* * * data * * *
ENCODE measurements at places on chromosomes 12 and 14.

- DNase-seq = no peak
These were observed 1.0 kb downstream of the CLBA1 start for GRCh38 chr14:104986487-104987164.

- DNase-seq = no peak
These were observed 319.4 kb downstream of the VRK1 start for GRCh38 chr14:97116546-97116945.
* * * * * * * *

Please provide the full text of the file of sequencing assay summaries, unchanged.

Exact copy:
ENCODE measurements at places on chromosomes 12 and 14.

- DNase-seq = no peak
These were observed 1.0 kb downstream of the CLBA1 start for GRCh38 chr14:104986487-104987164.

- DNase-seq = no peak
These were observed 319.4 kb downstream of the VRK1 start for GRCh38 chr14:97116546-97116945.